Rodbolt,between your IMHO & JM2CW,very GOOD words.How & WHY did this happen??

10-24-2010, 09:51 AM
I suspect a (classic) case of the family silver being sold to pay the servants wages.
Of course the rights to the Hobby Car Manual may not have been wholly owned by the NZHRA. Others, the author, for example, may have had a call as well.
Perhaps our NZHRA President can clarify.

fun rodding
10-24-2010, 12:03 PM
Rodbolt you nailed it dead right there.

Ah now the problems will begin, That Australian system has been sold down the gurgler and controlled by a few, in some states here there is major problems with Hot Rodding rego schemes now and you guys haven't learnt from the cock ups here.

Fast forward 20 years from now. Remember those Hot Rods that used to get around 20 or so years ago, some little ego brain that could get control of the department over night could kill Hot Rodding in N.Z with a new pen in time to come. We see it here all the time some Uni Graduate gets control of something and writes a new justification B.S. paper under the guise of safety or whatever justification they desire to write and all is gone.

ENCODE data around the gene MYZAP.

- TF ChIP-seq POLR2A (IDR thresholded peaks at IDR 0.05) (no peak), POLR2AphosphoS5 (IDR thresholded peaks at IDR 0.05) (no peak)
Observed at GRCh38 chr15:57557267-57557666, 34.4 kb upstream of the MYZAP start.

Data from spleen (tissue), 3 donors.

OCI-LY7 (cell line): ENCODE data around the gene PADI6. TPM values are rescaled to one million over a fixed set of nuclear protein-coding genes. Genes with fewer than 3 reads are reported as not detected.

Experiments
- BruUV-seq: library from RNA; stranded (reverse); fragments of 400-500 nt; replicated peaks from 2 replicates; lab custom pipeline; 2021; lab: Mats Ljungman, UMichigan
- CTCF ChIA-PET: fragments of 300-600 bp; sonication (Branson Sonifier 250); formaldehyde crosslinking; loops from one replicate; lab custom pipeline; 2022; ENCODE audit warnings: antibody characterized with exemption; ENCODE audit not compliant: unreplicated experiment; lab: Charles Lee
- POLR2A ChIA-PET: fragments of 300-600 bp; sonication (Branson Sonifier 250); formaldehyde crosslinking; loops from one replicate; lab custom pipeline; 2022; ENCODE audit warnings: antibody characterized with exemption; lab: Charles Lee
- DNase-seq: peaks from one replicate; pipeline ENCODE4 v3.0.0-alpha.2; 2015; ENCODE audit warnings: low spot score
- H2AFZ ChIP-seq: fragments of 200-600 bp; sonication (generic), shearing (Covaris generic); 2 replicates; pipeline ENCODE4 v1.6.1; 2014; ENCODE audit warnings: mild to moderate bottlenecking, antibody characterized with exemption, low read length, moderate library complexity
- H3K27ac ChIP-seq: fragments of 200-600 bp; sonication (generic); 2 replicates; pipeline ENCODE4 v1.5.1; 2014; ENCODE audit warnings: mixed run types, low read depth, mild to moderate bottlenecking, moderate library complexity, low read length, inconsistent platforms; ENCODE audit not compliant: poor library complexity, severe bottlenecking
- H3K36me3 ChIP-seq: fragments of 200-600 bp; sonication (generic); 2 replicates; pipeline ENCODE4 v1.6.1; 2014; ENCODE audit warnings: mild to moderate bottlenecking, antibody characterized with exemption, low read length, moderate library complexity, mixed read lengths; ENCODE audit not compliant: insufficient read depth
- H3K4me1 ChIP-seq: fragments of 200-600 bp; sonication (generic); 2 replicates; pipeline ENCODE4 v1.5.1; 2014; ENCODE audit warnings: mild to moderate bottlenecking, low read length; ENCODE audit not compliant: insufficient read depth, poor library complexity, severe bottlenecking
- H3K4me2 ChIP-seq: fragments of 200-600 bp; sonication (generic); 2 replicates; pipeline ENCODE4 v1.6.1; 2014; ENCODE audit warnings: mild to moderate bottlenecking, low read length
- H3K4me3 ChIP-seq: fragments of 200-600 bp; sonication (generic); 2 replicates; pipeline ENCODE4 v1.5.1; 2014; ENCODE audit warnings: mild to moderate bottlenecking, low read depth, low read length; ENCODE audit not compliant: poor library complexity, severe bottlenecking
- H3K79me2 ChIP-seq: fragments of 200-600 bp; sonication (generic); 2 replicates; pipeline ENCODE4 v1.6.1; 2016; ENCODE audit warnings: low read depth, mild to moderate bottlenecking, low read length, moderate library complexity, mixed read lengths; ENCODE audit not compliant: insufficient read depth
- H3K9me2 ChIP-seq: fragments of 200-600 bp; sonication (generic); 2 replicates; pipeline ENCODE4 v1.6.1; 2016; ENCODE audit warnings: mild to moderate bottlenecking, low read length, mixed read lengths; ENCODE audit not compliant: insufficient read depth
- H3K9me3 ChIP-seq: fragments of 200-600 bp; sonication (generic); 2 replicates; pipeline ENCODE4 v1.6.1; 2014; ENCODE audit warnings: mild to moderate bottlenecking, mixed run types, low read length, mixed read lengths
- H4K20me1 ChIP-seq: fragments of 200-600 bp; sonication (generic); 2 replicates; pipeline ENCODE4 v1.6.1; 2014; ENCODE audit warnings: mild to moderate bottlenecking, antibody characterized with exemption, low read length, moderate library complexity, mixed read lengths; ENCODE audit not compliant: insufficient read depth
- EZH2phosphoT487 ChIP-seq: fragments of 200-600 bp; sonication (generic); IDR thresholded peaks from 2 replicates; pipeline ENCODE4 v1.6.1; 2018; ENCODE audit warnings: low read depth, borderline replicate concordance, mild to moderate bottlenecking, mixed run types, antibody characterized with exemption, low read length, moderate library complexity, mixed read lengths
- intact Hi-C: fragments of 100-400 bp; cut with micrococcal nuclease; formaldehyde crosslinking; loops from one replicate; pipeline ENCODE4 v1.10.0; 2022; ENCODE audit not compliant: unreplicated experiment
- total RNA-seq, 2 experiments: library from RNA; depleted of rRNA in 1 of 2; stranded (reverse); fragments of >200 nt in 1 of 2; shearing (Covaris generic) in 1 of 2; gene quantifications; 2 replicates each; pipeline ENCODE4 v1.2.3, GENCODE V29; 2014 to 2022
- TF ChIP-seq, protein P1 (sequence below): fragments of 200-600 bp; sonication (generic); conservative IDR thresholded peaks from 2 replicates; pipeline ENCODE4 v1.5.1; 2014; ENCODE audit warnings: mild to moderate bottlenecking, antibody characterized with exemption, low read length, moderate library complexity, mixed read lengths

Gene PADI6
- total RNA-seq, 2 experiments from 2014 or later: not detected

I hope the sale of this went out to members of the NZHRA who set this all up for approval first.

What next a change to you fender laws ??? then indicator lights must be fitted to the side of a vehicle and padded dashes etc etc, with my own experience here, over night my 33 roadster was going to suddenly have to have a roll over protection stystem and a padded dash, watch out now boys someone else has control.

10-24-2010, 12:09 PM
I too am a bit concerned at the "thin end of the wedge" effect. :eek:

fun rodding
10-24-2010, 12:12 PM
That is what you drive into the trunk of a tree when you want it to fall over isn't it :eek:

Go to the HAMB board and take a look at this link

Took this pic today at the news stand

10-24-2010, 12:58 PM
That is what you drive into the trunk of a tree when you want it to fall over isn't it :eek:

Yep the "thin end of the wedge" effect has toppling many great things.

10-25-2010, 06:03 PM
I hope the sale of this went out to members of the NZHRA who set this all up for approval first.

Yes, I cannot remember voting on this issue......